Verizon Communications to Lobby on Canada’s Wireless Policy

by Istvan Fekete on November 7, 2013

Verizon has been spotted on Canadian soil once again: this time the US-based wireless giant has registered to lobby the Canadian government on telecommunications policy, but as the company has highlighted, it has no plans to enter the country. The move aims to bring additional benefits to its subscribers.

You may recall the uproar among the Canadian incumbents when Verizon had been rumoured to be entering the local wireless market. The Big Three, however, could breathe more easily when Verizon’s chief announced that it had no plans to enter Canada, as buying out Vodafone’s stake in the company is now the carrier’s top priority.

Although there were rumours claiming multiple international telcoms were interested in acquiring spectrum through the forthcoming wireless spectrum auction – Verizon included – nothing materialized.

However, Verizon has since registered Peter Burn, counsel within the regulatory affairs group at Ottawa law firm Dentons Canada LLP, to lobby the federal government on telecoms wireless policy, the Financial post has learned.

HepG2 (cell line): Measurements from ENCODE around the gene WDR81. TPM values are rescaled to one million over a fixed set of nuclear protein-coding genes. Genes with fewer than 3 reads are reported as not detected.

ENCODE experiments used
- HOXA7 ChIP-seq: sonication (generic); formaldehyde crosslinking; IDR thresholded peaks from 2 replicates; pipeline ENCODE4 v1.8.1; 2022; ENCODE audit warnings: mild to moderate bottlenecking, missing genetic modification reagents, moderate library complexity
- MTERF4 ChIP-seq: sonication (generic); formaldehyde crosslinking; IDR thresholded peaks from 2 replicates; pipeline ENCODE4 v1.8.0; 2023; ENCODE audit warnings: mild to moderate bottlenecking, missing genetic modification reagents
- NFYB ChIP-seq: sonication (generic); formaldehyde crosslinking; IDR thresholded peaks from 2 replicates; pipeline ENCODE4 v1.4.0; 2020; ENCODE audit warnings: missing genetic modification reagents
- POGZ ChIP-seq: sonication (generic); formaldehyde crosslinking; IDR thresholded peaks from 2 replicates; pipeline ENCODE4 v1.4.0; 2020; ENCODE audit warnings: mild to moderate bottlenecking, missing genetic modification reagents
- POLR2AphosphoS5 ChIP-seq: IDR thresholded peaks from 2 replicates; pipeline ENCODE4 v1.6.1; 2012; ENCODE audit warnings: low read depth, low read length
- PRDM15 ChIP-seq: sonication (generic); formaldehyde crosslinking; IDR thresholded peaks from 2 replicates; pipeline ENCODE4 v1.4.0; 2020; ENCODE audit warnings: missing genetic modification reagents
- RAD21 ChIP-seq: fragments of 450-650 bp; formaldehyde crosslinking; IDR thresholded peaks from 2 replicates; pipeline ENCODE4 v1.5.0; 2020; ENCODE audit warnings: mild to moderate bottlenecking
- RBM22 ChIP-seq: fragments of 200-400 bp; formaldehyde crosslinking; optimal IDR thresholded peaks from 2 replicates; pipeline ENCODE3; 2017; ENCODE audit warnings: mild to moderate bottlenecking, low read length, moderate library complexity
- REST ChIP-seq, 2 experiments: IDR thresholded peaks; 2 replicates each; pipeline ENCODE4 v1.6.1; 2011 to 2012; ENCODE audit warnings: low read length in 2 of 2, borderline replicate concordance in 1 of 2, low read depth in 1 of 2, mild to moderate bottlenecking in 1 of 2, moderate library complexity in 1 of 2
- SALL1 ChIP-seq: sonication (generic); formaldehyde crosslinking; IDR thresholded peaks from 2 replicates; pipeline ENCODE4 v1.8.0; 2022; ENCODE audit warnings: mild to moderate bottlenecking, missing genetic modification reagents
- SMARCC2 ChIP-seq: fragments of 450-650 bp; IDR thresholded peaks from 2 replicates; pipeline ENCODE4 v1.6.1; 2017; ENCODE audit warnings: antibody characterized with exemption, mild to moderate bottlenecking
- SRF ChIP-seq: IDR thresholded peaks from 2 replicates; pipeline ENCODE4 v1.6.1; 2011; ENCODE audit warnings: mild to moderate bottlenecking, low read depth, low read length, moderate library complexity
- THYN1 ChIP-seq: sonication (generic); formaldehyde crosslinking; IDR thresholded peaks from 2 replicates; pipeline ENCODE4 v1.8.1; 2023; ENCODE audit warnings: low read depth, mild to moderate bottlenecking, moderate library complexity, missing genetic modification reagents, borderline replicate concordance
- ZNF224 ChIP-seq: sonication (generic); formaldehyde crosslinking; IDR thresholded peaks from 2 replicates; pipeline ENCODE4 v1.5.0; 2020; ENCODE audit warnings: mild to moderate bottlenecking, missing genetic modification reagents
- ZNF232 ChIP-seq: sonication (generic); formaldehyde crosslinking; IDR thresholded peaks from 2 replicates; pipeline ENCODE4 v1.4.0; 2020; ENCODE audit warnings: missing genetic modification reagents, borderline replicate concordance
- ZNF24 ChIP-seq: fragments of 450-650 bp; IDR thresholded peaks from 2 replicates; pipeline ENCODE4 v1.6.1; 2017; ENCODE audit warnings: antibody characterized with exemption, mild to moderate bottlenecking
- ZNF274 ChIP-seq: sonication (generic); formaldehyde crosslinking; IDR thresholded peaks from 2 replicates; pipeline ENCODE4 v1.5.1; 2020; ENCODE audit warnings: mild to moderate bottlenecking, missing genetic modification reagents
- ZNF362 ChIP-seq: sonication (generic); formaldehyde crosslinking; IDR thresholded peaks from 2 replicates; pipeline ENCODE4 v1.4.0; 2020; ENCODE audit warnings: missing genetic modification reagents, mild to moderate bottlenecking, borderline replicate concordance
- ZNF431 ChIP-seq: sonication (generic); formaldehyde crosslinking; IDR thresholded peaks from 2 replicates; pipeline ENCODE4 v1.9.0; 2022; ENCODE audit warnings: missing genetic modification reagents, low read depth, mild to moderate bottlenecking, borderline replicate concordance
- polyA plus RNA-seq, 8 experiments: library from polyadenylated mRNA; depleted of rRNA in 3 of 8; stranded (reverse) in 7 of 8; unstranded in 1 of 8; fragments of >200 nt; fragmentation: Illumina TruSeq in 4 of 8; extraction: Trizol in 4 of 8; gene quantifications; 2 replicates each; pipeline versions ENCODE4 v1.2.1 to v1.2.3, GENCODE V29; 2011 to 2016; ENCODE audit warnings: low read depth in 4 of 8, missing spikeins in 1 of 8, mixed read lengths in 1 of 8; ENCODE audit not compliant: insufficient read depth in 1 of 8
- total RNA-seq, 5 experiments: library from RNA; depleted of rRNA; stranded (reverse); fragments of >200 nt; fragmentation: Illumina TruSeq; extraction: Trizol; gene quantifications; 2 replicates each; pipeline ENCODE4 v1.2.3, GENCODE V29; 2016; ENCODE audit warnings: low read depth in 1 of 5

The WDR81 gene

According to Verizon spokesman Bob Varettoni, the lobbying activity is strictly related to serving the carrier’s US clients, who often travel to Canada for business purposes.

“It’s business as usual for us to be interested in Canada’s telecom policy since we serve enterprise customers there and our U.S. wireless customers often roam in Canada,” he said in an email. “This is unrelated to M&A strategy, and our policy positions in Canada have not changed.”

What’s interesting is that the CRTC has just created a special task force to investigate domestic carriers’ roaming practices. The investigation comes after Ottawa emphasized that reducing wireless bills is one of its main priorities.

Roaming charges entered the spotlight when the CRTC asked carriers to submit documentation about their roaming practices, which triggered an uproar from the Big Three: they don’t want to see any sort of regulation in this field.

In reply, wireless startups have pointed to the incumbents’ unfair roaming practices. In the end, the CRTC has decided to dig deeper into the issue, and we can expect some kind of solution in December.

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Written by: Istvan Fekete. Follow by: RSS, Twitter, Facebook, or YouTube.

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